Netanyahu apologizes to veteran reporter for mocking him
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Netanyahu apologizes to veteran reporter for mocking him

Hadashot news crime journalist Moshe Nussbaum says he appreciated personal call from PM, wasn't offended by jape

Prime Minister Benjamin Netanyahu mocking veteran Israeli journalist Moshe Nussbaum during a rally with Likud supporters, in Tel Aviv, on December 19, 2017. (Screen capture: YouTube)
Prime Minister Benjamin Netanyahu mocking veteran Israeli journalist Moshe Nussbaum during a rally with Likud supporters, in Tel Aviv, on December 19, 2017. (Screen capture: YouTube)

Prime Minister Benjamin Netanyahu called up a veteran TV reporter to apologize for mimicking him, including making fun of his bushy eyebrows, during a speech earlier this week in which he criticized media reporting on the criminal investigations into him.

Hadashot news crime reporter Moshe Nussbaum told Army Radio in an interview Thursday that the prime minister had contacted him the day before to say he did not intended to offend him.

“Netanyahu called me to apologize,” Nussbaum said. “He said, ‘I didn’t intend to offend you personally and if you were offended I apologize. Definitely apologize.'”

Nusbbaum said he told the prime minister he appreciated the call and hadn’t been offended by the impression.

In his speech Tuesday at an event in Tel Aviv for his Likud party, Netanyahu attacked the media for reporting leaked information about the corruption investigations against him and for making predictions about his downfall. He also downplayed the effects of a looming police recommendation to the attorney general that charges be pressed against him.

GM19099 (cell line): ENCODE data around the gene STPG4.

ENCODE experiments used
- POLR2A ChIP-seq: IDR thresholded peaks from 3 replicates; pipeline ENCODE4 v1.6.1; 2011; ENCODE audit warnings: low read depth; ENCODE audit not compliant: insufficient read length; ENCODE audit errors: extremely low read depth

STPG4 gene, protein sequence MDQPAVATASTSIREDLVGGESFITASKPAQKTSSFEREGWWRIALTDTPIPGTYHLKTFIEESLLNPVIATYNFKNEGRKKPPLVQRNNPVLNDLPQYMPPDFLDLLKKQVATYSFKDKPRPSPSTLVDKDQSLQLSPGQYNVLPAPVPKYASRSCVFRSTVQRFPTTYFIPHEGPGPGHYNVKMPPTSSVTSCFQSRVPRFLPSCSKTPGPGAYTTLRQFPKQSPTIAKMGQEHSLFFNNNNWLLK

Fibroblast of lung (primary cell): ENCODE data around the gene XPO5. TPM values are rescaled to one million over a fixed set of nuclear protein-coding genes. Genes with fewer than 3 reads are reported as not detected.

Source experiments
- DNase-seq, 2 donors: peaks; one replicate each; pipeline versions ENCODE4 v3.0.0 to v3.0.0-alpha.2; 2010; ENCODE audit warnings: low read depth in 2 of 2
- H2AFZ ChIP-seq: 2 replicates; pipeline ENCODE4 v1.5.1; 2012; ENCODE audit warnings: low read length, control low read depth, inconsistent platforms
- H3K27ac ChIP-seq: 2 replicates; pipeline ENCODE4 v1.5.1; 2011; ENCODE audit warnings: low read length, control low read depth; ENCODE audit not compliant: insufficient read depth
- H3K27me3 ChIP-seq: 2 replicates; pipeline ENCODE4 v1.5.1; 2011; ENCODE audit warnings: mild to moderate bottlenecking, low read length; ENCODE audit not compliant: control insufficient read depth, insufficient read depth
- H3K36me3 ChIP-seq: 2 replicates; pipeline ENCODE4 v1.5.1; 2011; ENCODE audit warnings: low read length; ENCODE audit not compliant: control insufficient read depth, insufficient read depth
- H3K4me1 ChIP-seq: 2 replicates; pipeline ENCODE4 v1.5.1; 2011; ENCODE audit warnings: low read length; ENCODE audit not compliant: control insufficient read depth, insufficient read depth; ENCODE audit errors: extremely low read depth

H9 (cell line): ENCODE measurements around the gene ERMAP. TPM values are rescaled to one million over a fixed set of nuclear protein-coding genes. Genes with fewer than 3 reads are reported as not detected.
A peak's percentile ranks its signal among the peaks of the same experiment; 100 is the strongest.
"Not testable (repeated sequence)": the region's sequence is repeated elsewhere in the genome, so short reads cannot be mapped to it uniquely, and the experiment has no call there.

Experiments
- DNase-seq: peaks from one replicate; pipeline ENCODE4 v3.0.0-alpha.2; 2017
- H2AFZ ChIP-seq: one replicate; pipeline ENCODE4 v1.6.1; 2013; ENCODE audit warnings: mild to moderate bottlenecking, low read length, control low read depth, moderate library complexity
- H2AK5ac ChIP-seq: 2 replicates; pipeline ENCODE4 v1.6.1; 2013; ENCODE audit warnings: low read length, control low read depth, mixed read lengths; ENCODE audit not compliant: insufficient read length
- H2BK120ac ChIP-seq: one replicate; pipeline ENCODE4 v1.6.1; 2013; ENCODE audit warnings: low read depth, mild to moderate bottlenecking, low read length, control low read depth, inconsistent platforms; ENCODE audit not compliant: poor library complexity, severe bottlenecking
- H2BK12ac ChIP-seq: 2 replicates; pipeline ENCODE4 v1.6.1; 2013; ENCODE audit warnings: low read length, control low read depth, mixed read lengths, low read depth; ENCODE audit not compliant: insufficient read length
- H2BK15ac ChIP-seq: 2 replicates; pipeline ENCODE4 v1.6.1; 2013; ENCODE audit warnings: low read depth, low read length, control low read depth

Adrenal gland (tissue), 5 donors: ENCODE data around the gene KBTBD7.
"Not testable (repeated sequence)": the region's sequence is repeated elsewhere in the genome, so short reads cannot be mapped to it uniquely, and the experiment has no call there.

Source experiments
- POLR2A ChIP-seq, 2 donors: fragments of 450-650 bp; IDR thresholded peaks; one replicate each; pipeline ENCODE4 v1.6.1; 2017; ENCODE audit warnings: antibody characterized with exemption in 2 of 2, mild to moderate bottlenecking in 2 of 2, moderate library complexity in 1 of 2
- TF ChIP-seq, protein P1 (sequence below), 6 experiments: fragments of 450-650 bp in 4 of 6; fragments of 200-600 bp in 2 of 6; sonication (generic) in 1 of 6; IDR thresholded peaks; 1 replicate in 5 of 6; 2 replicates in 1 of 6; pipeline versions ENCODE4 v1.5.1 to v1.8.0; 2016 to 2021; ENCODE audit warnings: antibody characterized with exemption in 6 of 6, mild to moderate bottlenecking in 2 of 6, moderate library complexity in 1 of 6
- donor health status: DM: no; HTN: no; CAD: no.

Israeli journalist Moshe Nussbaum. (Moshe Shai/Flash90)

He then made fun of Nussbaum’s style of reporting, in which the journalist often uses the phrase “that is to say” and of the media’s ostensibly sensationalist delivery of mundane information.

“What will happen with the recommendations? Here’s a spoiler: In a few weeks, reporters and commentators will sit in the TV studios and begin the news with, ‘[These are] serious recommendations. One could even say, very serious. Perhaps, one of the most serious the state has ever known,'” Netanyahu said and stroked his eyebrows, a reference to Nussbaum’s own prominent pair.

Netanyahu is a suspect in two corruption investigations, known as cases 1000 and 2000.

In the first, Netanyahu and his wife, Sara, are suspected of receiving illicit gifts from billionaire benefactors, most notably hundreds of thousands of shekels’ worth of cigars and champagne from the Israeli-born Hollywood producer Arnon Milchan.

Case 2000 involves a suspected illicit quid-pro-quo deal between Netanyahu and Yedioth Ahronoth newspaper publisher Arnon Mozes that would have seen the prime minister weaken a rival daily, the Sheldon Adelson-backed Israel Hayom, in return for more favorable coverage from Yedioth.

Netanyahu has denied wrongdoing in both cases.

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